When we were trying to work out (from 6,000 miles away) which American high school to send Gabriella to, we had three choices. In an effort to understand the schools, we possibly spoke to every single parent at each one. We chose the Urban School of San Francisco (“Urban” for short) because the same message kept coming up again and again. Every reference we spoke to said that Urban’s teaching was outstanding and that the school valued learning from first principles so that a student could understand why, and not just how.
Well, from that point of view, our leap of faith has certainly resulted in a safe landing. The school is amazing.
In History, students are expected to make observations and perform their own analyses from primary sources or personal experience. Gabriella’s class is studying 20th century Europe this term, so they’ve been covering the industrial revolution. They spent one whole 80-minute lesson under the tables so that they could experience the working conditions of miners (well, one aspect of the working conditions of miners).
In another lesson, the teacher wanted the students to understand the significance of the introduction of factories, and what that did to the quality of the end product, so she split her class into two groups to make paper hats. One group represented the factory: each student added one fold to the paper hat and then passed it on down the factory line. There was no music and no talking. They just got on with their folding like robots.
The other group represented the guild. The artisans in that group were responsible for whole hats each and they could chat and have music playing while they worked.
The teacher could just have taught the kids that the factories produced more items of lower quality, while the artisans invested themselves in each of their products and produced fewer, higher quality hats, but she chose to let the students experience it for themselves and really take in that knowledge at a visceral level.
Spanish lessons are also a whole-brain experience. They’re conducted entirely in Spanish, even though there are beginners in the class alongside kids that have been learning Spanish for a number of years. And it works. As the teacher explained to us at an information evening, the school emphasises the oral side of learning a language. It doesn’t serve anyone to be able to ace every written test, but not be able to converse, because you can’t wave your test results at a native Spanish-speaker and use them as proof that you can speak Spanish. As a result of this Spanish immersion, Gabriella already has a really good grasp of the language (and could understand a Spanish conversation that she overheard in Ikea last week!) and I have no doubt that she’ll be fluent at the end of her four years of this teaching.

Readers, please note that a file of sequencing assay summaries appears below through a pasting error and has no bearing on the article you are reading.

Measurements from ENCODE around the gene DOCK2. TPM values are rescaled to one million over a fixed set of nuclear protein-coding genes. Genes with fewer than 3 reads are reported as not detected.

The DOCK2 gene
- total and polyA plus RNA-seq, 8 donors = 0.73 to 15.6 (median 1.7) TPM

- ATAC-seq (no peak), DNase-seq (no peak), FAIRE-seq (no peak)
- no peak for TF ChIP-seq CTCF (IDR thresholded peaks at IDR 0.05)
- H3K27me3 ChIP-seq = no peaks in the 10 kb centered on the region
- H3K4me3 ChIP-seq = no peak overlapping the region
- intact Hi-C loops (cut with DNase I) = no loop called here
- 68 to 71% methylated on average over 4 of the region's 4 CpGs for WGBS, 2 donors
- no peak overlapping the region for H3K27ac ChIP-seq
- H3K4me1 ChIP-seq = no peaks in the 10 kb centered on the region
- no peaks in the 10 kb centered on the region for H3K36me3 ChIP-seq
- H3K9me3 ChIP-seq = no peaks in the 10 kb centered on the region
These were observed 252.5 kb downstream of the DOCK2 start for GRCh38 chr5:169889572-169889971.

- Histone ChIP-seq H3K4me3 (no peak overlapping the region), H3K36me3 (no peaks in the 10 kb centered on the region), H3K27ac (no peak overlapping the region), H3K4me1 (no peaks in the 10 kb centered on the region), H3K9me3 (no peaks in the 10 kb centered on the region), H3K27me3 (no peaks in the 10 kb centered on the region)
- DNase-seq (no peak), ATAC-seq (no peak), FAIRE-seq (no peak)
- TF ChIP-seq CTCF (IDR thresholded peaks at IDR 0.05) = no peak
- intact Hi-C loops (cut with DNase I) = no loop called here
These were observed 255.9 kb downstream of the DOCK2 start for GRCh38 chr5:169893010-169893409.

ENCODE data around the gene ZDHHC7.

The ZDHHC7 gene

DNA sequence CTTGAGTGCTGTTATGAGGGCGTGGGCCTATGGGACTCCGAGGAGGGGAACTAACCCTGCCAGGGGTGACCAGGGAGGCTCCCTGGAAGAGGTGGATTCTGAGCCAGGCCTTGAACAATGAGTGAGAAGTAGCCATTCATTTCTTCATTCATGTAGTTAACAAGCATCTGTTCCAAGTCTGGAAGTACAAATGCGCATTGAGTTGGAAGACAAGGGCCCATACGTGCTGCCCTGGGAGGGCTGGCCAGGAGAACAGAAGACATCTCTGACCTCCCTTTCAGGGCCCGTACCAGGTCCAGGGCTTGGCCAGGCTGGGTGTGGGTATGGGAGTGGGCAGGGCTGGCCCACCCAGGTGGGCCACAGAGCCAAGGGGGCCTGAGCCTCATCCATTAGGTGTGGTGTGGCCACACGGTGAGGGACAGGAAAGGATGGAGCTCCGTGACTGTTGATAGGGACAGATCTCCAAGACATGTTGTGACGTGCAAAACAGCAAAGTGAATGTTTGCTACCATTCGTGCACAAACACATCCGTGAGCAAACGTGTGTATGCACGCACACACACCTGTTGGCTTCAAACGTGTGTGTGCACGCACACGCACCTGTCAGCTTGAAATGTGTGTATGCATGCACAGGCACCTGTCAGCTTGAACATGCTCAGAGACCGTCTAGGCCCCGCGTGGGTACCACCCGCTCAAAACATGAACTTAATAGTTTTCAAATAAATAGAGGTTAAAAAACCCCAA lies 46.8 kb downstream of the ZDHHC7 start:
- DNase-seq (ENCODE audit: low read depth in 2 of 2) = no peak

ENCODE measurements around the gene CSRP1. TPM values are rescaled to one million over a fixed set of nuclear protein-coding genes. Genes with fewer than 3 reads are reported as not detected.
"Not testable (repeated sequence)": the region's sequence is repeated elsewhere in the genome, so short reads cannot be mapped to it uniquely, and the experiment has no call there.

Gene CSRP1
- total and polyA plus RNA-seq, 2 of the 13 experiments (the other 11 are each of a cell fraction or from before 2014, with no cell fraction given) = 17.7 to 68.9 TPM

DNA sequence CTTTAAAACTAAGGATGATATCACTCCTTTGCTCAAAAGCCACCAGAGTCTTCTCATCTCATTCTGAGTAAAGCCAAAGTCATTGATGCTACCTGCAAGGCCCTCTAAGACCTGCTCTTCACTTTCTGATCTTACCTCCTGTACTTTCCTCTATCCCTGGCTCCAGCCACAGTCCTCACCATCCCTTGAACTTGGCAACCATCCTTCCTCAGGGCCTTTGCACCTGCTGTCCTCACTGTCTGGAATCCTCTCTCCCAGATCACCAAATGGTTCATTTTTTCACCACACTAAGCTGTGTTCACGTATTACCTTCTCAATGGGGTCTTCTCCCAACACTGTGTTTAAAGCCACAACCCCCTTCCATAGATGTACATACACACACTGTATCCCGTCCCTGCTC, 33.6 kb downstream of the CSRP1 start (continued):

Maths is another subject that’s taught from first principles. Gabriella has always been good at Maths, but she’s never been confident at it. And that’s because she’s always been excellent at following a formula, without any clue as to why. So she’s always had good grades, but felt insecure because she doesn’t really understand how she got them. At Urban, students make their own discoveries in each new mathematical topic. And only after they’ve deciphered the maths on their own are they led towards a formula. So they can always repeat the process from first principles if ever they forget. (And having only 8 students in her Maths class also helps.) Her confidence level is significantly higher than it’s ever been before.
This term, Gabriella’s only taking 4 subjects (these three and singing, which is unusual even for an American high school and worthy of its own post later on), so for every subject she’s taught, the school has shown a better way of teaching. That’s a pretty good hit rate. We’re happy with our choice.